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Do you ‘cuss’ your stars when you go ‘bust’?

By Anatoly Liberman


Here, for a change, I will present two words (cuss and bust) whose origin is known quite well, but their development will allow us to delve into the many and profound mysteries of r. Both Dickens and Thackeray knew (that is, allowed their characters to use) the verb cuss, and no one had has ever had any doubts that cuss means “curse.” Bust is an Americanism, now probably understood everywhere in the English-speaking world. The change of curse and burst to cuss and bust seems trivial only at first sight.

The sound designated in spelling by the letter r differs widely from language to language. Even British r is unlike American r, while German, French, and Scots r have nothing in common with Engl. r and one another. All kinds of changes occur in vowels and consonants adjacent to r. Those who know Swedish or Norwegian are aware of the peculiar pronunciation of the groups spelled rt, rd, rn, and rs. In some Germanic languages, postvocalic r tends to disappear altogether. In British English, it seems to have merged with preceding vowels some time later than the beginning of the seventeenth century, because most dialects of American English have preserved postvocalic r; in their speech, father and farther, pause (paws) and pours are not homophones.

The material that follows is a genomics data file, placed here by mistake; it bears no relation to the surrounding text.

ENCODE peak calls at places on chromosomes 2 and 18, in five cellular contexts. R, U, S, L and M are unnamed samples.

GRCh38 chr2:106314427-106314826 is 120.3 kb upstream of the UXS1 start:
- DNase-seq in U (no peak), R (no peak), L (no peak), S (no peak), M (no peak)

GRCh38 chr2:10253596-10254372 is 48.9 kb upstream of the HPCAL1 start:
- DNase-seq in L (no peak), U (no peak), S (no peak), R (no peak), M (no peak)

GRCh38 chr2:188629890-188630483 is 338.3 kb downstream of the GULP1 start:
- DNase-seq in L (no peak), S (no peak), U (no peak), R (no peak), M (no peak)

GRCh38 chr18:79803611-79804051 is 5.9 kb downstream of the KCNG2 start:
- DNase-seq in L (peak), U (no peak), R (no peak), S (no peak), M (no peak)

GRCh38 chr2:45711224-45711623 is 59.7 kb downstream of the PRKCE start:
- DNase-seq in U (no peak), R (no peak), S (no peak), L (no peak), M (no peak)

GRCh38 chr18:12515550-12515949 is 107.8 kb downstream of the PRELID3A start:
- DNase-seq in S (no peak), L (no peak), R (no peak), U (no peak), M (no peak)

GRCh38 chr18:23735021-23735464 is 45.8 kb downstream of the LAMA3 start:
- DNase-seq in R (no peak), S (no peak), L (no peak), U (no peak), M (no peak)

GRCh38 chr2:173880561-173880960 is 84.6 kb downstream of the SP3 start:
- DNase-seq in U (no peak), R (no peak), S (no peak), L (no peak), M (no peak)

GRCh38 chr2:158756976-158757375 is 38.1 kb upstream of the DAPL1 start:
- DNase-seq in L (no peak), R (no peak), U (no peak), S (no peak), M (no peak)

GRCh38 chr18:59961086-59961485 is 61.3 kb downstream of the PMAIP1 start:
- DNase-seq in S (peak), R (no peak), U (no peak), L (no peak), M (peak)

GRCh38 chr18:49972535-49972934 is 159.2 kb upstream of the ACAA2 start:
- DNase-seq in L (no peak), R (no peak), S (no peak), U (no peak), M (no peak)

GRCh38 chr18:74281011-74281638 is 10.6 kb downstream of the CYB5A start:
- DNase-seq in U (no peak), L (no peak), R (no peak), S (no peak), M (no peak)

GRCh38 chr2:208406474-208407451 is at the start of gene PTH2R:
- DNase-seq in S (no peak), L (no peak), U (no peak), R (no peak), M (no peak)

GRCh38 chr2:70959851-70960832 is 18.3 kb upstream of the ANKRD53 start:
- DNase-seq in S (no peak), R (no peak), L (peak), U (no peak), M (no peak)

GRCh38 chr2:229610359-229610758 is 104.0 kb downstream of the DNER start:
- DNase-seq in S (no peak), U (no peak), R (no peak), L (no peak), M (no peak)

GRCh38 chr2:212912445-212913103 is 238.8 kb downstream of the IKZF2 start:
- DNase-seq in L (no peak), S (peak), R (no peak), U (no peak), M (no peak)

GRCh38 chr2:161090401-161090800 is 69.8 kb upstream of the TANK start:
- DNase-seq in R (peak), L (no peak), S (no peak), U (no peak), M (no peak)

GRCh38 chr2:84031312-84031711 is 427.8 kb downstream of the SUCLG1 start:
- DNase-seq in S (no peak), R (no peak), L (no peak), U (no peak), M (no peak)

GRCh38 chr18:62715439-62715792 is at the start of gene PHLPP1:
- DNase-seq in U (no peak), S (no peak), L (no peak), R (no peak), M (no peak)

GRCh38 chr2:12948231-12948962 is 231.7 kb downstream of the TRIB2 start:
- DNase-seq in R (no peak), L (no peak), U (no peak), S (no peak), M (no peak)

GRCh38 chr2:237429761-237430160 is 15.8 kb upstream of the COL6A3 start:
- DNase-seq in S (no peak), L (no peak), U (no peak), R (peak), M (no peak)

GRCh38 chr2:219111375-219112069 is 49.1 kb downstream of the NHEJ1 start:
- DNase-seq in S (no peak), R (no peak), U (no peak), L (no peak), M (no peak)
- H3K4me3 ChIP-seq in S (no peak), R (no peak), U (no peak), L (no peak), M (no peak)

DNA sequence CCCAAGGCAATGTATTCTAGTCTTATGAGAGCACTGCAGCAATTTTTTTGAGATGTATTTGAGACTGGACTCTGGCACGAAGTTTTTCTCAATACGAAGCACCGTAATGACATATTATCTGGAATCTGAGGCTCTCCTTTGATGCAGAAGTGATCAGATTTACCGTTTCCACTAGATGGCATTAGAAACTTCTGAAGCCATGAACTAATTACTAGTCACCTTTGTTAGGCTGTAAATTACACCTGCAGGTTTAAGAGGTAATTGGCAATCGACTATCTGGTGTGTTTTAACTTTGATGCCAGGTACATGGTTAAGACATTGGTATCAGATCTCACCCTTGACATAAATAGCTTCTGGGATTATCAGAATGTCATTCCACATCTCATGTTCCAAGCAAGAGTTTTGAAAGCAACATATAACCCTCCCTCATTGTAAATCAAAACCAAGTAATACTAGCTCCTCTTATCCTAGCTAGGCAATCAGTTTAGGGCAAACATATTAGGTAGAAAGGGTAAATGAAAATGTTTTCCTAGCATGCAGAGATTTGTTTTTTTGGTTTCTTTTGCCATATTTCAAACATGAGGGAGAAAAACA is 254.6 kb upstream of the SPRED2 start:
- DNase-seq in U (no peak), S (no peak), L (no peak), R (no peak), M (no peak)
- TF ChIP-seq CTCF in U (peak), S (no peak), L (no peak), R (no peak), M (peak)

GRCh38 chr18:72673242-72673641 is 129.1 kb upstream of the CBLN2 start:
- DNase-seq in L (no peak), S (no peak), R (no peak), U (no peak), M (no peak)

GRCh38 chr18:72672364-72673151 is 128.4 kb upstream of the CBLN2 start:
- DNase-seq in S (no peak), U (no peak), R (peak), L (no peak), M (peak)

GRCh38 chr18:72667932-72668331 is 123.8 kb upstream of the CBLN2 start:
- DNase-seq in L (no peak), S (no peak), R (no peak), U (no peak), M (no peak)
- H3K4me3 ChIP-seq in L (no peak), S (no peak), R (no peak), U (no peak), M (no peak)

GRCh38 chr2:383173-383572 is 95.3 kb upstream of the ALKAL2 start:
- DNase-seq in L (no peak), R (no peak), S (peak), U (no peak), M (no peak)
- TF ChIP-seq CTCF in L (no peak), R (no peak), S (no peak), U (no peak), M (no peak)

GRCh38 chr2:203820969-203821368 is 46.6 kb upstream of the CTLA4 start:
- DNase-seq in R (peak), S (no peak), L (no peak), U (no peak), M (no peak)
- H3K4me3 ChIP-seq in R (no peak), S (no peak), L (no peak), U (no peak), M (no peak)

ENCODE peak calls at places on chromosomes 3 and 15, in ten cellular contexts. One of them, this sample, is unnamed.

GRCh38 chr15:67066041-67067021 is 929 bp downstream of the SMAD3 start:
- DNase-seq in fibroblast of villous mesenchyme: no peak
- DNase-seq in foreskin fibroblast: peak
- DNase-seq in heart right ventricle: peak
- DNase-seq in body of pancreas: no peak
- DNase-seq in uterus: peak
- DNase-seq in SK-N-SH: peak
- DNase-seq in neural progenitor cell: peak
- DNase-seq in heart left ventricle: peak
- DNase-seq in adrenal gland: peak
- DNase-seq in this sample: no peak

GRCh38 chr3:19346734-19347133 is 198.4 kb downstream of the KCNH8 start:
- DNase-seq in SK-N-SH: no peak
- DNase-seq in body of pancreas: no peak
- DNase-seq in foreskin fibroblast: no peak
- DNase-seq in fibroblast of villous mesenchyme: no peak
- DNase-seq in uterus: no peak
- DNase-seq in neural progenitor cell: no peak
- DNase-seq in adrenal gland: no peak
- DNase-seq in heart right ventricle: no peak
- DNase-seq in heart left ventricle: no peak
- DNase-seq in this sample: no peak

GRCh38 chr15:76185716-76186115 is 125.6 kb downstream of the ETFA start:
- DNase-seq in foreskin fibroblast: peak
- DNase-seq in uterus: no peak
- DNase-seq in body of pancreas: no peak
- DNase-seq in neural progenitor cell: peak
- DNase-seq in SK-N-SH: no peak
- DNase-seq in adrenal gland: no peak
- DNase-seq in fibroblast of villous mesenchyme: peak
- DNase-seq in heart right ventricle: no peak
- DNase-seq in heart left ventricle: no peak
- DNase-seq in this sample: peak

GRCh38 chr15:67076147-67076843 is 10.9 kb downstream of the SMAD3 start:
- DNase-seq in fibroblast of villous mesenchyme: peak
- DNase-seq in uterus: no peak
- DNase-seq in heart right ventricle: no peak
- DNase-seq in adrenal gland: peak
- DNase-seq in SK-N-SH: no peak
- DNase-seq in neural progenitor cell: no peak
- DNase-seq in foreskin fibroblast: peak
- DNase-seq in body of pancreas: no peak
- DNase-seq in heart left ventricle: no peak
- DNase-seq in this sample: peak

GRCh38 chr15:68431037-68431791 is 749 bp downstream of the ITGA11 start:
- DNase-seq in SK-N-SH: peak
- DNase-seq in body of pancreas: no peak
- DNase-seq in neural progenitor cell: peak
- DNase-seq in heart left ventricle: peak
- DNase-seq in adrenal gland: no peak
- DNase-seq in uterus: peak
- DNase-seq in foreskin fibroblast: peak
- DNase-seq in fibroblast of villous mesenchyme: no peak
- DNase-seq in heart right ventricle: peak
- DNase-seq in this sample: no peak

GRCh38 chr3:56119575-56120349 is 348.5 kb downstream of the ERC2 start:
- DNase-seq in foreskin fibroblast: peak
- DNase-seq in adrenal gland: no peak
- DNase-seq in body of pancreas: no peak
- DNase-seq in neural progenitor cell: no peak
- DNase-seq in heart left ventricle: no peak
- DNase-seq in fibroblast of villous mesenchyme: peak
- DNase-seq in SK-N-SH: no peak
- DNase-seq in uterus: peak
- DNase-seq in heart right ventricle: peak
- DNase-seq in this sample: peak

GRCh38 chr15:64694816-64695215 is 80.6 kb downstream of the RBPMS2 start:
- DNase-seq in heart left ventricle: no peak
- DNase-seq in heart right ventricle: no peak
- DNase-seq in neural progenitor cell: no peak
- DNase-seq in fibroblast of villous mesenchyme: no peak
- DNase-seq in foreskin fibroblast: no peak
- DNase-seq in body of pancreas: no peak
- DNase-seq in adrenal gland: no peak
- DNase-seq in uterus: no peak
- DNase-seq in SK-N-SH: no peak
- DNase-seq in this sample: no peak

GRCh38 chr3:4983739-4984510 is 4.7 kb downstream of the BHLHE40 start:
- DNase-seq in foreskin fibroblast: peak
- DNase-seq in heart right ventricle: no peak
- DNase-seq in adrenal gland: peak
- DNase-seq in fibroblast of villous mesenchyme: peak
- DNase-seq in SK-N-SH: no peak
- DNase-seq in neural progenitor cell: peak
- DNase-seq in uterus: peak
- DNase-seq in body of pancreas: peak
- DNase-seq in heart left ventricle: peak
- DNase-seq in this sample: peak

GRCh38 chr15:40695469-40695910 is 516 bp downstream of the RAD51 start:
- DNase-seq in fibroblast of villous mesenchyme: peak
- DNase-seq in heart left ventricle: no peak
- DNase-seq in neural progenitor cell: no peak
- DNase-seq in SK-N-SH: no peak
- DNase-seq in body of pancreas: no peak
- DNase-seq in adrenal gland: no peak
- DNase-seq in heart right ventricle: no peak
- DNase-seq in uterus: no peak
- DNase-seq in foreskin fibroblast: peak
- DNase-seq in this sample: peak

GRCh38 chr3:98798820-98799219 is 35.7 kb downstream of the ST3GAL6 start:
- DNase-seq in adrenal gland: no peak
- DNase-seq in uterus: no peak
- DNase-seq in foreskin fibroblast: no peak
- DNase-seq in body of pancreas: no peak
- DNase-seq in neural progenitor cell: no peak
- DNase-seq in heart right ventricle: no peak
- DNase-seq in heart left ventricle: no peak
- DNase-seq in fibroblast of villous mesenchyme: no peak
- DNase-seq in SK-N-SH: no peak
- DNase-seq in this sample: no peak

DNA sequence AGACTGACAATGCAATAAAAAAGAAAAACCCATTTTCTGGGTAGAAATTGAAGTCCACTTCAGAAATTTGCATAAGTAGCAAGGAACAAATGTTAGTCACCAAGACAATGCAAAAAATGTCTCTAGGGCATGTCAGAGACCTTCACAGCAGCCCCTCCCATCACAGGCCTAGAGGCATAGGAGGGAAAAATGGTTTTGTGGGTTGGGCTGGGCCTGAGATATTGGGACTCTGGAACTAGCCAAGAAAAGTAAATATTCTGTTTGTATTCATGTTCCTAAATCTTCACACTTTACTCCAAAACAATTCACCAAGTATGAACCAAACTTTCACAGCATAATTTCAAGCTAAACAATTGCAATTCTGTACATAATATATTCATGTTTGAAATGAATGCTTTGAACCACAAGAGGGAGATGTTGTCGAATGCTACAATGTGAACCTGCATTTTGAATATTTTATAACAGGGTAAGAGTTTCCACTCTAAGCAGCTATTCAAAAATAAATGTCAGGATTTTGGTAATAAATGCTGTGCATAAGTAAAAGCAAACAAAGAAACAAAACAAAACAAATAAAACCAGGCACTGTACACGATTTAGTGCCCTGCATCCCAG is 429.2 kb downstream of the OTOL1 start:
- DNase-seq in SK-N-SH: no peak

In principle, nothing of any interest happened to Engl. r before s. But when we comb through the entire vocabulary, we occasionally run into puzzling exceptions. Thus, a common word for the waterfall is foss, an alteration of force. This force, unrelated to force “strength, might” (of French descent), is a borrowing from Scandinavian. Old Norse had fors, but in Old Scandinavian the spelling foss already turned up in the Middle Ages, and this is why I mentioned the treatment of rs (among other r-groups) in Swedish and Norwegian. Today in both of them rs sounds like a kind of sh to the ear of an English-speaker. Therefore, one could have expected Engl. fosh rather than foss. Forsch did occur in Middle Low (= northern) German, but the extant English form is only foss.